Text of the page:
Most consumers and patients take for granted that “board certification” implies some level of expertise and qualification of a doctor. What does it ultimately mean to you? Why do we even bother with it? Is it to advertise achievement reflecting doctors’ credentials?

In the United States there are 24 approved medical specialty boards that are overseen by The American Board of Medical Specialties (ABMS), a not-for-profit organization. Certification by an ABMS Member Board has long been considered the gold standard in physician credentialing. To be ABMS board certified means that the physician has undergone formal educational and clinical training with adequate supervised activities a medical institution AFTER earning their medical degree. After this training, they must successfully pass a level of competence through written and oral examinations.

Hair transplant surgery is not a part of the ABMS so there really is not a board certified hair transplant surgeon in the traditional sense the public thinks of. This is mainly because there is no formal supervised training or credentialing in hair transplant surgery. There is no curriculum and no oversight. There is no place to formally learn to become a hair transplant surgeon. To date, the only way to learn how to perform hair transplant surgery is to read a book, attend a seminar, or become an apprentice to a doctor in the private practice of hair transplantation. We know of doctors who never performed a hair transplant surgery but only attended a seminar and within a week set up shop proclaiming that they were experts at Follicular Unit Transplants. If there was truly a board or some sort of governing body, the physicians who learn the field through an overnight effort would have been discredited and alienated from his/her peers. But this is not what happens because hair transplant surgery is not considered mainstream surgery and anyone with a medical degree (even straight out of medical school with no training) can legally perform it. Unfortunately, a license to practice any or all specialties of medicine comes after 4 years of medical school and an internship and with that completed, a doctor could proclaim themselves even a neurosurgeon; however, no hospital would allow this overnight sensation to practice neurosurgery.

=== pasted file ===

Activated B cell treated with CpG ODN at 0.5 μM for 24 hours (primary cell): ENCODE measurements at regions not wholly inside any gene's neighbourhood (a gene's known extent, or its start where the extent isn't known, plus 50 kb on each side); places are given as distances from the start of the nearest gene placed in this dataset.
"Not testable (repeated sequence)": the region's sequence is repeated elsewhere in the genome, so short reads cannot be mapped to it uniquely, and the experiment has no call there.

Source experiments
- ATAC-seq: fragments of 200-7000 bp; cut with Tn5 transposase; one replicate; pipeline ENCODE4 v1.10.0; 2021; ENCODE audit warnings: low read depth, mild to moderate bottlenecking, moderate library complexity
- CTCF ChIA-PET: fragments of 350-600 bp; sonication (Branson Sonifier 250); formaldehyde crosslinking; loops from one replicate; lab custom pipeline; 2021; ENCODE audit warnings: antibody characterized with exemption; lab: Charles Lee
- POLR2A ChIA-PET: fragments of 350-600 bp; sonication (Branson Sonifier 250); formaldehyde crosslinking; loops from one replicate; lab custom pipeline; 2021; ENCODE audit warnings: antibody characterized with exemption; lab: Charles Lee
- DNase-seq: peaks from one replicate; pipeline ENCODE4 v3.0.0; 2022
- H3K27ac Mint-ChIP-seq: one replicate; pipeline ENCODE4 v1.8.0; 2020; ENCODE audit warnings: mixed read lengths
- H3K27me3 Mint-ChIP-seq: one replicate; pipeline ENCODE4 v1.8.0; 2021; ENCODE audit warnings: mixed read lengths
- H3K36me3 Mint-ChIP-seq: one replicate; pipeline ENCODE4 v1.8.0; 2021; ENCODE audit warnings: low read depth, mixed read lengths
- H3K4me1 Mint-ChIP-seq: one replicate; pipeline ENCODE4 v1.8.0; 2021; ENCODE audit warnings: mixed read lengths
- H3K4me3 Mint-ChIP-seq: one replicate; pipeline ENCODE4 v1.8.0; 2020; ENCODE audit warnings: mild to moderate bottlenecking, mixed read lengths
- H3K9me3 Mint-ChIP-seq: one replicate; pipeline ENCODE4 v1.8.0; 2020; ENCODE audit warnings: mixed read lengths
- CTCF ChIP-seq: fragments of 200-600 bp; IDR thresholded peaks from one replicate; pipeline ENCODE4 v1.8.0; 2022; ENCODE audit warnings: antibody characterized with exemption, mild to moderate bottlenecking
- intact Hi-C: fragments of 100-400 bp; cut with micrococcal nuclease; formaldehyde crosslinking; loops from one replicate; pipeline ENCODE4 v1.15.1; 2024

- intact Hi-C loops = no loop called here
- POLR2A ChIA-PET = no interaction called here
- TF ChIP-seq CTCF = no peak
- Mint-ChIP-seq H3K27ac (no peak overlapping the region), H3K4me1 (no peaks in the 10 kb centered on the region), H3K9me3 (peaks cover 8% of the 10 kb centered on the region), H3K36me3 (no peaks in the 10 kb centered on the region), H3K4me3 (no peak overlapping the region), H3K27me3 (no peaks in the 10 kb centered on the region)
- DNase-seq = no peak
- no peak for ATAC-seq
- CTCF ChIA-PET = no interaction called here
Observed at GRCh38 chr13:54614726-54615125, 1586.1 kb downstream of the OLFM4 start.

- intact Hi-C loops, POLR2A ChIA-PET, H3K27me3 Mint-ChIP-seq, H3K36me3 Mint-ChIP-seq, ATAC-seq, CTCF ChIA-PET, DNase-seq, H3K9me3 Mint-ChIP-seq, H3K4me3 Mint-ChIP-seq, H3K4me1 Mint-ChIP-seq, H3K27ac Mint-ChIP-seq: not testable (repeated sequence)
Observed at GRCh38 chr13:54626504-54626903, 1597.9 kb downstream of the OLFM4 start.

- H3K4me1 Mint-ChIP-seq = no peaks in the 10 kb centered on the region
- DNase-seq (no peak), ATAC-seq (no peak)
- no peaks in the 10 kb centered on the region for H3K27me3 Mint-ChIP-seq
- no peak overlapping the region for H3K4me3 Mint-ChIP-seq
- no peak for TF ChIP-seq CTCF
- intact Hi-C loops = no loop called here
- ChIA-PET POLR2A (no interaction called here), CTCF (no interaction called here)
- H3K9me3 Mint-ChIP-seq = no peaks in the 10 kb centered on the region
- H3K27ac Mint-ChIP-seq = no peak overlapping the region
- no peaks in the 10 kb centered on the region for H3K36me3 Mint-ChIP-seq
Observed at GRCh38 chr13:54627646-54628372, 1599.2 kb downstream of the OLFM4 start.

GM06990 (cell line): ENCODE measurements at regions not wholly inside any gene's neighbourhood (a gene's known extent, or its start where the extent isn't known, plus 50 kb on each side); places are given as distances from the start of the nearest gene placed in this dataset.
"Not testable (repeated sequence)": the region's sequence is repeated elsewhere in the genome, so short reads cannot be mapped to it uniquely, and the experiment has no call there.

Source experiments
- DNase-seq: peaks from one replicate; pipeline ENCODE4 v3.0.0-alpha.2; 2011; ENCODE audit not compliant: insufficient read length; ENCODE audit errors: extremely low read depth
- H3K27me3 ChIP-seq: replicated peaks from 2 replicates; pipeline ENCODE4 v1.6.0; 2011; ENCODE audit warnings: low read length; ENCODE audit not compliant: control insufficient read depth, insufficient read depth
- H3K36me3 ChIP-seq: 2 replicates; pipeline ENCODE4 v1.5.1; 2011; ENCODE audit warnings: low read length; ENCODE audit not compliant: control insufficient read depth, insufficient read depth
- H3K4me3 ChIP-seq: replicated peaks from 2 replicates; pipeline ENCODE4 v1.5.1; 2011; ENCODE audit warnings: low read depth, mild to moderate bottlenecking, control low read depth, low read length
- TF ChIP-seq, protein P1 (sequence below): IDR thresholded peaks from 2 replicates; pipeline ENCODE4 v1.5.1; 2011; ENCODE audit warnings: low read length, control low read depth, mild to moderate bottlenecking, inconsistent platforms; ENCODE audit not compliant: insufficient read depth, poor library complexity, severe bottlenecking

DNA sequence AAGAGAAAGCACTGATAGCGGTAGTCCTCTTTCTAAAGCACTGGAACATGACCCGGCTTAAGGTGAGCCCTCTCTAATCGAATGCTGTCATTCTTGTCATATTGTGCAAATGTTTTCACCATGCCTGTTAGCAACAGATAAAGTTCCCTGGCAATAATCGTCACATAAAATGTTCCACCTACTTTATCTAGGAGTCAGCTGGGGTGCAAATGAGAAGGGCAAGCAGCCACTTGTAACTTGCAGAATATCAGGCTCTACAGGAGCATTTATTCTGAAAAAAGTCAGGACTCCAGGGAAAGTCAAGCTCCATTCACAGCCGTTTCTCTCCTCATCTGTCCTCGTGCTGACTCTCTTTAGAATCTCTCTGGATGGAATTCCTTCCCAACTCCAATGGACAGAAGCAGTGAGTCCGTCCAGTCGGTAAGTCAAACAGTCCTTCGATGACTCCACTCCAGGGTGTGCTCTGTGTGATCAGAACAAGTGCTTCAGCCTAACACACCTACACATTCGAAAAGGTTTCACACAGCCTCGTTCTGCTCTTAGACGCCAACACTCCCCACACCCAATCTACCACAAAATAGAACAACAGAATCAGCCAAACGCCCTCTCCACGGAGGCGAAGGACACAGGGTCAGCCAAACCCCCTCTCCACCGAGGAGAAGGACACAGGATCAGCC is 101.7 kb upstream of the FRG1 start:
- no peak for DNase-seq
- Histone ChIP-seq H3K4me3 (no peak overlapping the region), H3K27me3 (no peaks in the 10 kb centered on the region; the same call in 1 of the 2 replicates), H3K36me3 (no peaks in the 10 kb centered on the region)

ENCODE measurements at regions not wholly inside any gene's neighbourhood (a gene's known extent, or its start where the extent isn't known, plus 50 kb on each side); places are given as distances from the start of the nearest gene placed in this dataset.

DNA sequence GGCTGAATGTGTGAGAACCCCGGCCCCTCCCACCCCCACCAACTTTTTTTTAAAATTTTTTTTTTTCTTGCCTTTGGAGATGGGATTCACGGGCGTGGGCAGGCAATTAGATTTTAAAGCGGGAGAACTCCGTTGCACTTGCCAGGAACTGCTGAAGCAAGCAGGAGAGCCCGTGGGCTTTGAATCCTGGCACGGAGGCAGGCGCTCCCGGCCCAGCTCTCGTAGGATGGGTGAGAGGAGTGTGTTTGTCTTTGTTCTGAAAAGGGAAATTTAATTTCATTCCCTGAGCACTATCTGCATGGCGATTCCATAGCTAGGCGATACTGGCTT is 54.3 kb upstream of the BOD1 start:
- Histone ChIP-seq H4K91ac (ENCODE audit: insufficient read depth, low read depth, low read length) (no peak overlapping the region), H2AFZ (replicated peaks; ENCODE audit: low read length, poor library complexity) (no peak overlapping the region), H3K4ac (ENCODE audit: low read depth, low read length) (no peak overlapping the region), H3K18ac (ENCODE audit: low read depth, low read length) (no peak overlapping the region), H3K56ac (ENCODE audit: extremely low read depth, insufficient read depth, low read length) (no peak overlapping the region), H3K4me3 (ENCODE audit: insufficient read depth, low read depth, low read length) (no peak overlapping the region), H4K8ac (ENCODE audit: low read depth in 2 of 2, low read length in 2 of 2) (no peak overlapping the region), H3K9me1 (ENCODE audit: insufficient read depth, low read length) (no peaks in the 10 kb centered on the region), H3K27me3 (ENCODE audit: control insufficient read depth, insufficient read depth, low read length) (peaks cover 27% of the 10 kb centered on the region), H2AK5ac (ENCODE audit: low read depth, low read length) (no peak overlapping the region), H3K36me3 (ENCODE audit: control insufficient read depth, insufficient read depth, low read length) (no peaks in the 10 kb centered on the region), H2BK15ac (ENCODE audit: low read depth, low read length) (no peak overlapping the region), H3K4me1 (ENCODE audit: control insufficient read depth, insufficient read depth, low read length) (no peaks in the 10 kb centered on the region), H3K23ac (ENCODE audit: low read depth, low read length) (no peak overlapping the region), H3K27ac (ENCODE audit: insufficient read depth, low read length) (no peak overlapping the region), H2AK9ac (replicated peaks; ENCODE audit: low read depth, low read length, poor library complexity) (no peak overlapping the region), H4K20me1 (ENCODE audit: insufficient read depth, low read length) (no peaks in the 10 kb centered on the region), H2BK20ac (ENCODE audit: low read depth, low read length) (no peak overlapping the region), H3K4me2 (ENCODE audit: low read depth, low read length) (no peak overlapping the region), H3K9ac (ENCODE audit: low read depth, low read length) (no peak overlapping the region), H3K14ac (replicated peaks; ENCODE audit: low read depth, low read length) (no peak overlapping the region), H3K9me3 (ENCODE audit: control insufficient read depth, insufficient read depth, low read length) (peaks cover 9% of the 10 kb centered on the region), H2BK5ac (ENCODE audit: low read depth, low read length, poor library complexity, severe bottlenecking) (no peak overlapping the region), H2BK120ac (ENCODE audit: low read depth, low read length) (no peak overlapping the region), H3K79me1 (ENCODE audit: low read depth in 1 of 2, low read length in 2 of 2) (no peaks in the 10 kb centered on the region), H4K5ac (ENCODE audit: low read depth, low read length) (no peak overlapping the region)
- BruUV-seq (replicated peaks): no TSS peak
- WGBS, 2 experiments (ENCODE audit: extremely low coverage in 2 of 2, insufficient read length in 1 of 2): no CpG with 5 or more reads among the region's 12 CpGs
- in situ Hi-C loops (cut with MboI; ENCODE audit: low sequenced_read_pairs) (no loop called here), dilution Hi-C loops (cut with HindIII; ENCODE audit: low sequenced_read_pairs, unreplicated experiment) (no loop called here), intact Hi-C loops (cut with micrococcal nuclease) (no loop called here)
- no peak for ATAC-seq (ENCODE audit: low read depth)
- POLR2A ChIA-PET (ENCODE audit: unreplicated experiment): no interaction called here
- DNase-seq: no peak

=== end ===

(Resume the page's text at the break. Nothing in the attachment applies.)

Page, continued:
Recognizing the need to become part of the mainstream, in the mid 1990’s the American Board of Hair Restoration Surgery was formed to independently certify hair transplant surgeons. The Board requires recommendations for other doctors and 100 hair transplant surgeries to qualify to take the Board’s examination. But the board can not certify adequate supervised training, as there is none. It is also powerless in its structure to monitor any doctor’s training or enforce any form of discipline. Why? Because there is no place for a physician to train to become a hair transplant surgeon. There is no education/training center. There is no residency. There is no fellowship in the traditional sense. Thus, the term “board certified” hair transplant surgeon is NOT the same nor does it hold the same value as “board certified” in the common sense that we think of a board certified plastic surgeon or neurosurgeon. In fact, states like California forbid doctors to use the term ‘certification’ unless it reflects the American Board of Medical Specialties’ endorsement, which is not the case today, nor should it be. The reality of this training process is that this is a one surgery field. Today, I know personally of doctors who started doing FUE after only attending one ISHRS meeting. When I spoke to the doctors about their results from the FUE they were doing in the first 6 months and they admitted to me privately, that they had very significant failures in their initial treated patient population.